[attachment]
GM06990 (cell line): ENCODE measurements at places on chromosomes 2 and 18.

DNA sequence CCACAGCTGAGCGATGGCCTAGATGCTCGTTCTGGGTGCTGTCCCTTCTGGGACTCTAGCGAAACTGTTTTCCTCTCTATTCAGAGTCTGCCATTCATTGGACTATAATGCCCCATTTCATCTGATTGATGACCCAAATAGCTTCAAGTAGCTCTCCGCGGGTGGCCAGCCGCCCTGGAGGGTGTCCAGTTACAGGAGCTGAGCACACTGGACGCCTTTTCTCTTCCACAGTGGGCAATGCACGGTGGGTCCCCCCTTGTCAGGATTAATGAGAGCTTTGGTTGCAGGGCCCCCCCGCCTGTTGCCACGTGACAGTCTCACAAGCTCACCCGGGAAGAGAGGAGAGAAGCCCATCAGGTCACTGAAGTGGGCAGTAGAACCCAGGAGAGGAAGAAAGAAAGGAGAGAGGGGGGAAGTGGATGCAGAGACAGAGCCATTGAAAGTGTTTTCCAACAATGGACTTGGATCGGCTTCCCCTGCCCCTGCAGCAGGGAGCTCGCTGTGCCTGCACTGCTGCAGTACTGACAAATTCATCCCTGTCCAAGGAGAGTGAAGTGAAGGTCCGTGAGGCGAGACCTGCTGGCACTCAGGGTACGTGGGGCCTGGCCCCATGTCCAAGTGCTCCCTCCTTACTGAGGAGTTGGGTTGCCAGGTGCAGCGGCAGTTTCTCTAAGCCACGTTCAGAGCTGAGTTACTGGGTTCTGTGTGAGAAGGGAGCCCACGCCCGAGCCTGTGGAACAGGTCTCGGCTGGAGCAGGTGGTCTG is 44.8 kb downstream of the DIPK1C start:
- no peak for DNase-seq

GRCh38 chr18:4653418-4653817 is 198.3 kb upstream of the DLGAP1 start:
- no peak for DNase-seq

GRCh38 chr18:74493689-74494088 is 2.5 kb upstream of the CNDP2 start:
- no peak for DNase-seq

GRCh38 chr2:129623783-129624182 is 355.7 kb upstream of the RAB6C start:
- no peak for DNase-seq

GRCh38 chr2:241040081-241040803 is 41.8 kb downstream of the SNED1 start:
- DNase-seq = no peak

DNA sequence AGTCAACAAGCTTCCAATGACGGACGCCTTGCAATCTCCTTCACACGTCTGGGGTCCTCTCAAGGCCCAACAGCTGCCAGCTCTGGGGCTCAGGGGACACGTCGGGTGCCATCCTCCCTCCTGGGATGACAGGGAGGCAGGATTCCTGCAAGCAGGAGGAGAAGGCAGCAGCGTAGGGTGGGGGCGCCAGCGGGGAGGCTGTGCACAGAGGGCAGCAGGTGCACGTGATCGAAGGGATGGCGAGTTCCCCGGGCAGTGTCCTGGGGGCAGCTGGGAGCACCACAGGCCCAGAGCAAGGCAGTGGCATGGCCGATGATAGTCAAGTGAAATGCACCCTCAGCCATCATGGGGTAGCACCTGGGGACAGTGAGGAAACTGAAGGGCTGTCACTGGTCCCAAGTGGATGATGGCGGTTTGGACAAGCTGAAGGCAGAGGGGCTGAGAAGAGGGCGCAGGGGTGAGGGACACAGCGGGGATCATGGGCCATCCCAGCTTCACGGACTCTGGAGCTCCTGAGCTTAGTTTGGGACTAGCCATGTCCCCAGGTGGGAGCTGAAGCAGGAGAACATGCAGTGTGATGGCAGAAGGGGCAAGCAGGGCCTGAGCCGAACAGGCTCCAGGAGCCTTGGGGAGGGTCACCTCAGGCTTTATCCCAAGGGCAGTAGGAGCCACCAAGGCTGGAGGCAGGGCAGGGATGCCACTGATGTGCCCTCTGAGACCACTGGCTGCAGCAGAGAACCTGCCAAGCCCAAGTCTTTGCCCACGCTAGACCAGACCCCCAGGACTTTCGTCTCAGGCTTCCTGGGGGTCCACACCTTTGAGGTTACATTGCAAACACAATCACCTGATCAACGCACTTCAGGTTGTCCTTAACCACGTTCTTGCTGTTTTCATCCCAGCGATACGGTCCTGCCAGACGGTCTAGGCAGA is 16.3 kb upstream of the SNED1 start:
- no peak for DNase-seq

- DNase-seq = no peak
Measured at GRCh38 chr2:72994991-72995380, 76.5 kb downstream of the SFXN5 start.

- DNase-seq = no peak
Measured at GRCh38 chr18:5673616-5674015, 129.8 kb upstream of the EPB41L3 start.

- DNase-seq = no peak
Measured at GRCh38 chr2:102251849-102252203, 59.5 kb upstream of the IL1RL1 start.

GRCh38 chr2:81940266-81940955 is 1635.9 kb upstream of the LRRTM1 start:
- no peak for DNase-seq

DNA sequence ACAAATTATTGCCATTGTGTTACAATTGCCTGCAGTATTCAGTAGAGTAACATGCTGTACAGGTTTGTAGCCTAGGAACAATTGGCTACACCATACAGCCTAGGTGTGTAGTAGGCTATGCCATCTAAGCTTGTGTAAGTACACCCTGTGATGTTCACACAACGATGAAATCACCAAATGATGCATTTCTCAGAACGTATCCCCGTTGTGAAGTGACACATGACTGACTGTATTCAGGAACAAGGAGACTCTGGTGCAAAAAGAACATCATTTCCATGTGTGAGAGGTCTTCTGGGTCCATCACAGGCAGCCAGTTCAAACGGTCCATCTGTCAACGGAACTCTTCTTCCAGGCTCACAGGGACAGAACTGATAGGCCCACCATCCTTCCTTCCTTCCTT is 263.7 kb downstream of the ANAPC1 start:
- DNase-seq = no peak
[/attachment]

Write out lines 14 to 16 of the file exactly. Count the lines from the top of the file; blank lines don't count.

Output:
- DNase-seq = no peak
Measured at GRCh38 chr2:72994991-72995380, 76.5 kb downstream of the SFXN5 start.

- DNase-seq = no peak